This summer I walked behind John in the woods. I followed him as he followed the trail. “Flies are getting bad,” he’d grumble, reaching for the tobacco in his pocket. I quickened my step whenever John puffed on his pipe, trying to reach the smoke without clipping the backs of his old leather boots. Woodsmen like John know that smoke keeps bugs from coming ’round better than any bottle of DEET. You can spot a “flatlander” like me because I’m the one swatting. Locals call it the Adirondack wave. Some claim they don’t shower more than once a week in May and June when the bugs are at their worst. They’ve seen black flies hunt a person down just from the smell of their shampoo.

Every summer, John cleans up these trails around Blue Mountain Lake. Someone new and young carries the chainsaw and he does the sawing. Whenever we bump into a rotten log or snarled patch of branches, he stops and turns to me. I pass him the saw like a golf caddy handing over a club. I’m just glad to be close to the action. John is masterful with a chainsaw. He’s the opposite of me. I’ve tried, loaded down in personal protective equipment and using half my brainpower just to keep from cutting off my leg. John is singled minded. He starts the saw in mid-air. He doesn’t bother with chaps or safety glasses. No ear plugs, no gloves. Not even a chain brake. In just a few seconds he’s devised where and in what order to make his cuts. He knows whether to come up from the bottom or down from the top to avoid pinching the chain in the wood. He can tell exactly which way a log will roll or a branch will crack and on which side to stand to watch it fall. As he cuts, I think about how there are so many ways to be smart.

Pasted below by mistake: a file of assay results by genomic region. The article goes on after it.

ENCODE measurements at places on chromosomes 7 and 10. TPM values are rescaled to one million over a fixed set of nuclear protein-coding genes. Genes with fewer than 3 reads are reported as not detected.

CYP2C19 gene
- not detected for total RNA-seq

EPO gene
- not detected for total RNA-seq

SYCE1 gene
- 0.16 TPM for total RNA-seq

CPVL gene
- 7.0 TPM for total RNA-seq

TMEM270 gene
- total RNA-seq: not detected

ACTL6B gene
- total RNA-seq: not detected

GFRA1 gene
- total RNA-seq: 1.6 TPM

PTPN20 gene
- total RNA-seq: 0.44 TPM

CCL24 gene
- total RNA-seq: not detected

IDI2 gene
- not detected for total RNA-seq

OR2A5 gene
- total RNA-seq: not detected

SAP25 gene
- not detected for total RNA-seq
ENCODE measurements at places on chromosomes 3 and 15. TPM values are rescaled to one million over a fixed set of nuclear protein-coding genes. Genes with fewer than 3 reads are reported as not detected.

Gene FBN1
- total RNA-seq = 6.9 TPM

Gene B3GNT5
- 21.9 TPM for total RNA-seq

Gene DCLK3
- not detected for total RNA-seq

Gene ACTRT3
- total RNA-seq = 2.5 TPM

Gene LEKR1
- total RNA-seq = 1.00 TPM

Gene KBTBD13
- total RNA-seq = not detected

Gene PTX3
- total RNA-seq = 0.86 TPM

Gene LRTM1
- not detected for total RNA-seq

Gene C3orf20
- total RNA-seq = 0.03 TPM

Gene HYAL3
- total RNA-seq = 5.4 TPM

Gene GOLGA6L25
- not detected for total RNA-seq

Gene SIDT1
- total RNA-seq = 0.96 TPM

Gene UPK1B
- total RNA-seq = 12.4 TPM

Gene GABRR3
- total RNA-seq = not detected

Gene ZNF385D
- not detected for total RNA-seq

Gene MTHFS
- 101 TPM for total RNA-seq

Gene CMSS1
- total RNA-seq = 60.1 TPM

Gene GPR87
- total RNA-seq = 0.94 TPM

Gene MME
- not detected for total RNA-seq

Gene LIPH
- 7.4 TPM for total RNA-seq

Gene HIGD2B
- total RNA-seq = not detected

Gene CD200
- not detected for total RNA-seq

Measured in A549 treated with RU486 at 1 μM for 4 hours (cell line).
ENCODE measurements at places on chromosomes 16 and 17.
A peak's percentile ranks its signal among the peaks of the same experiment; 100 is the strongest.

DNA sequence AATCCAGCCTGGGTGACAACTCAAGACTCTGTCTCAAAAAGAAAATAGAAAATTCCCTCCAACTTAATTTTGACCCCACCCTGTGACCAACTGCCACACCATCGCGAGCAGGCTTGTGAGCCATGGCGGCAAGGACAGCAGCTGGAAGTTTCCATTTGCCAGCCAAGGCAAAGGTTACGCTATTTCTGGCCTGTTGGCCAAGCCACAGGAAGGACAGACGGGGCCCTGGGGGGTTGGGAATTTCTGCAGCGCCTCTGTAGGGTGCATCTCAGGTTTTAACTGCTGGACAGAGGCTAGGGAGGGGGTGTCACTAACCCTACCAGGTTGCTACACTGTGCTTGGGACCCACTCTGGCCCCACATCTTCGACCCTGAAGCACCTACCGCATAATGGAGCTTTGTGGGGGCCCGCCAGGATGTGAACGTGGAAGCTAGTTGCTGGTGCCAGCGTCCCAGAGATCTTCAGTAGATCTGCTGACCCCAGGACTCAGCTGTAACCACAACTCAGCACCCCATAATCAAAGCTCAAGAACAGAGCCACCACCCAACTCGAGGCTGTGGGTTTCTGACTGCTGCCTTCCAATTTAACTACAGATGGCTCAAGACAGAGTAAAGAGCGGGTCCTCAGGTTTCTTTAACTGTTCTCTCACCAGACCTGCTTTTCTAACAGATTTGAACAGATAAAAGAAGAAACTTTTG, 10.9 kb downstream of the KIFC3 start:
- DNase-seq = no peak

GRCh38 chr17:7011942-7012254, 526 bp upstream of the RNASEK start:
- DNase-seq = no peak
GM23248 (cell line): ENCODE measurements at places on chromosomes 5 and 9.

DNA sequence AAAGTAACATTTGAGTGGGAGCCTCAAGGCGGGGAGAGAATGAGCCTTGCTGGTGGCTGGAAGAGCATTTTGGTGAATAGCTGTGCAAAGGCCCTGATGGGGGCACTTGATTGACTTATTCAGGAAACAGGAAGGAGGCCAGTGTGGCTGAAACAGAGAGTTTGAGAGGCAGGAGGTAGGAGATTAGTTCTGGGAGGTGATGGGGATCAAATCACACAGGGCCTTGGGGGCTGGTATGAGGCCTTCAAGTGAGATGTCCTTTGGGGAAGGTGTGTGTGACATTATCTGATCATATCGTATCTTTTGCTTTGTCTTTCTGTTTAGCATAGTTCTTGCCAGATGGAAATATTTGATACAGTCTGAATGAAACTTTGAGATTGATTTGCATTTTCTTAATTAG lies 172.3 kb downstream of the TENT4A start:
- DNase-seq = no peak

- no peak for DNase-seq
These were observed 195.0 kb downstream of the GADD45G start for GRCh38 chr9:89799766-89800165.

John knows things most people have forgotten or never learned. He can tell you which trees are used for baseball bats, which roots are best for guide boat bows, which mushrooms are tasty and which are poison. He warns me not to carve spruce siding after the August full moon, “or else the bark’ll never lay flat.” I’d carry a notebook if I thought he wouldn’t look at me funny.

“Good girl,” he grunts after the cutting is done and I kick pieces of tree trunk downhill and fling branches spear-like into the woods. I know a comment like that doesn’t belong in this decade, but neither does John: a man who lives in the same house where he was born, splits his firewood, hunts his meat, and minds his business. We carry on our routine.

“Boy, I’d like to cut that tree just to watch it fall,” John marvels as he cranes his neck at a towering maple near the lookout. We sit cross-legged and Blue Mountain and Eagle Lake rise and fall before our eyes. John rustles around in his canvas backpack and removes a tarnished silver thermos. He unscrews the top, which I see becomes a mug, fills it and sips. “You a coffee drinker?” he asks, holding the container out to me. He watches as my eyes move from his mouth to the mug and back again. “I don’t have any… diseases… or nothin.”

Even in late summer, our county had only seven confirmed cases of the virus, all of which were down south in the nursing home. A dozen thoughts pass through my head and tangle up like downed limbs after a storm. I take the mug from him, realizing it would be rude not to, knowing that John is already one of the most socially distant people on Earth. These days, so am I. “I like to treat my help good,” he laughs, and smiles when I take a sip. I smile too.

“Just crazy times,” he says, shaking his head as he stares out at the lake.

These are just crazy times, and there is so much I could say. But, I don’t say nothin, I just grunt like he does.

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